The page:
ProQuest Search 2

Figure 2 – ProQuest Search 2

The search stings used in this analysis were from basic and advanced searches and the whole analysis can be located in this Pro Quest Search String document. Or seen in the table below.

Figure 1: ProQuest Search Strings

Figure 1: ProQuest Search Strings

Search String



(primary OR elementary) science (“inquiry learning” OR “guided inquiry”) 4808Tags: Guided inquiry, primary and science all strong This search was a good start but the articles were mainly American dissertations and theses with the Kuhlthau text in first location. This use of subject term first might need to be put at the end to signify the difference in strength. I had learnt from previous searches that the use of quotation marks would keep phrases together and parenthesis keep the like terms grouped also.
(primary OR elementary) science (“inquiry learning” OR “inquiry based learning OR “guided inquiry”) 3609Tags: elementary, inquiry and science all strong This search enabled me to put the emphasis upon inquiry but was still too broad in the area of sciences where sociology was still being referred to. The American links were still predominant. I need to think carefully on where the science string is located.
(guided inquiry) AND (information search process OR inquiry learning) AND (science* OR primary science) 784Tags: learning, guided inquiry, science, inquiry process, primary, information This search was too big as I had not used quotation marks and had 171892Hits. This unfortunately accounts for the huge number of hits. The use of truncation again enabled the sciences area to be increased where sciences would be included.

Doing the same search with the red changes refined the search to 784 articles where there was a marked increase in credibility, timeliness and scholarly materials.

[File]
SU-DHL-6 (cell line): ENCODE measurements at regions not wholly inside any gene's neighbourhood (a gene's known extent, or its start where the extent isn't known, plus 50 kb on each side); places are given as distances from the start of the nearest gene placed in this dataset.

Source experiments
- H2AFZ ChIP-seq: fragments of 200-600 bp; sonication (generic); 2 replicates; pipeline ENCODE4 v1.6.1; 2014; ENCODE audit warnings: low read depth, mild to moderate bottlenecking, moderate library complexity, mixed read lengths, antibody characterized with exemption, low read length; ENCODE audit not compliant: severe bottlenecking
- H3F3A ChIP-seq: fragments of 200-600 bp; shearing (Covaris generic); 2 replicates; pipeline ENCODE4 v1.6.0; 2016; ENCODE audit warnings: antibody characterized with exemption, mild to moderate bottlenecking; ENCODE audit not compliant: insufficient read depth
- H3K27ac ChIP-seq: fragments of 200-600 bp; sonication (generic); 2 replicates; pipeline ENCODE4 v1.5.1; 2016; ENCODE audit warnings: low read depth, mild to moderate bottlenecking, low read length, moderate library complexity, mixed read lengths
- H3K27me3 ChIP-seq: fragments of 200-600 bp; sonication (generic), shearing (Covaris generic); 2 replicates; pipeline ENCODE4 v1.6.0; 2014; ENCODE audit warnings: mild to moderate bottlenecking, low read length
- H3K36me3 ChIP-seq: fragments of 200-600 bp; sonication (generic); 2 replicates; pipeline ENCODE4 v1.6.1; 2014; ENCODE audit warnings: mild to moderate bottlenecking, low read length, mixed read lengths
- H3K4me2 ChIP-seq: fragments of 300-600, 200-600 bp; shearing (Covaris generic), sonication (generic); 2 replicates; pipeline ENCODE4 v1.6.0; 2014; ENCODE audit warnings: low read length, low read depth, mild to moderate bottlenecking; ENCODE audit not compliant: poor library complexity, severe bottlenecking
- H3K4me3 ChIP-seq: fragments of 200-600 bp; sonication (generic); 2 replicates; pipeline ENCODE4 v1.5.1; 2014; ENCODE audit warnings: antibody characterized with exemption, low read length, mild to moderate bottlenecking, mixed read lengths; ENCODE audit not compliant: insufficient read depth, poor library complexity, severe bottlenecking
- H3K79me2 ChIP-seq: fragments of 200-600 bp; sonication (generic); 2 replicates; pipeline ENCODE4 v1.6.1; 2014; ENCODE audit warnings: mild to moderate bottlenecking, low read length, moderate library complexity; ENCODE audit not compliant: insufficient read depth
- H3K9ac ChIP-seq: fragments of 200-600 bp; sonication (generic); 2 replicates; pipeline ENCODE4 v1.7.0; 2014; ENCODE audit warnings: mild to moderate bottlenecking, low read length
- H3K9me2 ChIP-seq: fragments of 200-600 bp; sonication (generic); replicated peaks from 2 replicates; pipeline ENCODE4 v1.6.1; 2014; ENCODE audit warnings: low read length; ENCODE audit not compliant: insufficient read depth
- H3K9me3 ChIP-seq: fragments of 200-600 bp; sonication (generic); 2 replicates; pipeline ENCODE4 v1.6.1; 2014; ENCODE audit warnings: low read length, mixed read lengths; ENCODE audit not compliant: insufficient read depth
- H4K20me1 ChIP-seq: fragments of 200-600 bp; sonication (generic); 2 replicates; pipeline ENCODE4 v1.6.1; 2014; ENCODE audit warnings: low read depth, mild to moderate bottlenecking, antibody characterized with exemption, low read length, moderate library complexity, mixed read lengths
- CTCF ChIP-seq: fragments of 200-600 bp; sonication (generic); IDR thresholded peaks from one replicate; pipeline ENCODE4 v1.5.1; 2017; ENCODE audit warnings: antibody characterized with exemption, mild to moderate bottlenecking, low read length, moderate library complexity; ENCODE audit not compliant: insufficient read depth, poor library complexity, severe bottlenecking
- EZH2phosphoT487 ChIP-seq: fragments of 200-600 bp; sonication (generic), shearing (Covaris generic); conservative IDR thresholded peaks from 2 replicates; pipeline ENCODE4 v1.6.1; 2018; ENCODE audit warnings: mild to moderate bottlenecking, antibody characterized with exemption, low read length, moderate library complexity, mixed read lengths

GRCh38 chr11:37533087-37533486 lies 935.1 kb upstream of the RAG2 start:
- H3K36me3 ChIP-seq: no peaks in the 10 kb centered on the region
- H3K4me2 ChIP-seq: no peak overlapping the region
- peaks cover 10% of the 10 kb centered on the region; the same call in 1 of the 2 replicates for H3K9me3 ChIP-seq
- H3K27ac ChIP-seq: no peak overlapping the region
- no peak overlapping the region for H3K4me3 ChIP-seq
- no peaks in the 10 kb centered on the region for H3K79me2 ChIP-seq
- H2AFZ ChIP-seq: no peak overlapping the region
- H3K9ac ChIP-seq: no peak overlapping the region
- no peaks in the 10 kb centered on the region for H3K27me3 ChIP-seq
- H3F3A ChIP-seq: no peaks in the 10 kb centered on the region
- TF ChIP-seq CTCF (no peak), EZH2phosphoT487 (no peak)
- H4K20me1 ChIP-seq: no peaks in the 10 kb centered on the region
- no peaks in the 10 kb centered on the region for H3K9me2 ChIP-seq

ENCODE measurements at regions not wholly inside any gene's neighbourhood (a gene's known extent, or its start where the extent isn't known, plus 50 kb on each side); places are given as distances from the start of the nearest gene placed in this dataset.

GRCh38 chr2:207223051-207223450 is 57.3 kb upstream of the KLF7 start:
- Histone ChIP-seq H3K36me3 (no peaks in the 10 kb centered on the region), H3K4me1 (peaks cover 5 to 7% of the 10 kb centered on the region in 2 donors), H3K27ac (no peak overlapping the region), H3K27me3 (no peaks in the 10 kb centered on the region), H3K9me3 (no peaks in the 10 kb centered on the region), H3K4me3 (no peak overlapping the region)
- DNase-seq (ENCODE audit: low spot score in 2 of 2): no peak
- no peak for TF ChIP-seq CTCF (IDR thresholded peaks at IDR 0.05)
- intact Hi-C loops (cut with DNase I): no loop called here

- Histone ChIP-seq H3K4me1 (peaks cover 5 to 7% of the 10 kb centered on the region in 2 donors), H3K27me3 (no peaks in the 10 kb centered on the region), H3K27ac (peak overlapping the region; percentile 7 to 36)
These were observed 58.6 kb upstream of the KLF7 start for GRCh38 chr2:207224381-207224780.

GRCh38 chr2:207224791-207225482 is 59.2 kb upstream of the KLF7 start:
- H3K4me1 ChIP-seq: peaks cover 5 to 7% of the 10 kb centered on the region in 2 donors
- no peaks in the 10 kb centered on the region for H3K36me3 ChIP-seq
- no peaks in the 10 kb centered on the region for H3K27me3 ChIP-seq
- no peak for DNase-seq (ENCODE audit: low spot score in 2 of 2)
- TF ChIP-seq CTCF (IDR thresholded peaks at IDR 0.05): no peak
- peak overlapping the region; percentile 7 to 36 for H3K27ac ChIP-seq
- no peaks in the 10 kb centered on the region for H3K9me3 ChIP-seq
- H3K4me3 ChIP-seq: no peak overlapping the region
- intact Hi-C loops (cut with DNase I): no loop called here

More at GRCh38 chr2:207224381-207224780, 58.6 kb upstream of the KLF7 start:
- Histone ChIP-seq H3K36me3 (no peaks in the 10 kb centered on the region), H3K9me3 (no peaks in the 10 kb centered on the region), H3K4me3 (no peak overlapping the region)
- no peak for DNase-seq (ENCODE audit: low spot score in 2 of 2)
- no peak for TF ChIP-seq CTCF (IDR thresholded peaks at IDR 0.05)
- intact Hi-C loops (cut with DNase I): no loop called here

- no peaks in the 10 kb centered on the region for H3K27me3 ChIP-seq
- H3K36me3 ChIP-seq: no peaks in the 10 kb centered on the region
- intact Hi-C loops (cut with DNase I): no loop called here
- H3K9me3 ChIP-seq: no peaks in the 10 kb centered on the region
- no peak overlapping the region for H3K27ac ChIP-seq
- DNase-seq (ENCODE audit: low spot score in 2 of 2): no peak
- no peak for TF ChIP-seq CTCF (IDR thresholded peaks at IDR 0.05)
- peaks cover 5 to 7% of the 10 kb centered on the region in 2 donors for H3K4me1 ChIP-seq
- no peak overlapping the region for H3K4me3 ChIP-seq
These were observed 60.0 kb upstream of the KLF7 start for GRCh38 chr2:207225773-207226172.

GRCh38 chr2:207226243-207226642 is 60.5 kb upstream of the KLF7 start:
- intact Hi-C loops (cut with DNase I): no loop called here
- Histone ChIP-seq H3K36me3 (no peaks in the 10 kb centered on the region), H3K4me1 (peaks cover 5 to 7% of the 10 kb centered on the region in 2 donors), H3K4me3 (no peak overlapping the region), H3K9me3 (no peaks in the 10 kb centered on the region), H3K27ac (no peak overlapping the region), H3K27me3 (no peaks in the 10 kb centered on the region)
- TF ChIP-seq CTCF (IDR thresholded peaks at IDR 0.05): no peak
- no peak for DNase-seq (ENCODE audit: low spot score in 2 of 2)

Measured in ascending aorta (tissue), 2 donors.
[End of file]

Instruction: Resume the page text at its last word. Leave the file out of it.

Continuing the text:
su(primary OR elementary) science su(“inquiry learning” OR “inquiry based learning OR “guided inquiry”) 4Tags: learning, guided inquiry, science, primary This subject search really refined the process and has enabled me to find 2 more very relevant sources based on their tags. However, after more searching the Chen article is not accessible. The Inquiry Learning article is 254 pages long and due to time will not be something I pursue.  Another is about bilingual students – not my subject. This was perhaps too specific and subject specific in hindsight.
(“guided inquiry” OR “information search process”) AND (science OR primary science) 3587Tags: guided inquiry, science, primary, ISP This was a good broad search with many tags to the search terms in connected phrasing due to the use of quotation marks and parenthesis. The links to the ISP are very strong in this search and the top 15 all list this as a part of the article. All are scholarly in type and available as PDF files. 
(Guided Inquiry) OR (inquiry learning OR information search process) AND sciences NOT (physics OR chemistry) 9Tags:

guided inquiry, science, learning,

This search string was formulated via the advanced search options and was a useful search as many articles were already saved to my research list on ProQuest.

Feeling ever so much more the researcher I know I still have a lot to learn but the reality is learning is a life time journey and one I am proud to say I will persevere with as I am a persistent and patient person. I feel like I played on ProQuest like a pro and will continue to refine my searching skills my whole life through – especially as technology moves ahead in leaps and bounds.